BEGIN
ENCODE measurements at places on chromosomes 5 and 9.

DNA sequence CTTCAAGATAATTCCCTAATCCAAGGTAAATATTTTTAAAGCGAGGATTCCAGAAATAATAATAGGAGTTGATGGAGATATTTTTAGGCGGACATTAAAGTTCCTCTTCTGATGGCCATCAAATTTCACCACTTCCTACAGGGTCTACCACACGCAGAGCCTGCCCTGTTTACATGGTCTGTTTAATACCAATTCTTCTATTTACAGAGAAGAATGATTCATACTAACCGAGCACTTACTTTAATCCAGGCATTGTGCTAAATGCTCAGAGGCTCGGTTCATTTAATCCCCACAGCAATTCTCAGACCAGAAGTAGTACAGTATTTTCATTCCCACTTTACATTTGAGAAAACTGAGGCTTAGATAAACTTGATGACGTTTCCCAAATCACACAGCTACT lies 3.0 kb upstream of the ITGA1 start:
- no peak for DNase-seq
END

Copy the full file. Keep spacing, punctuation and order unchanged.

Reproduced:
ENCODE measurements at places on chromosomes 5 and 9.

DNA sequence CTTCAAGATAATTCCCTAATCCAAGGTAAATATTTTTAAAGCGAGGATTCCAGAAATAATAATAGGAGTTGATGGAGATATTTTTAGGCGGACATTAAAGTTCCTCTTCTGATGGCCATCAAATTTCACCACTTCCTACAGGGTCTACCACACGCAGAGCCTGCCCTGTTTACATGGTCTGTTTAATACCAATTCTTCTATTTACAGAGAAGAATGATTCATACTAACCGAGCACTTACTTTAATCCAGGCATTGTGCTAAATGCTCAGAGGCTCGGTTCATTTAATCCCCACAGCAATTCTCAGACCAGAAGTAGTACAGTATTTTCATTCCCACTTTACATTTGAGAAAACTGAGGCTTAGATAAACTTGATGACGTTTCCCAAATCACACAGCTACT lies 3.0 kb upstream of the ITGA1 start:
- no peak for DNase-seq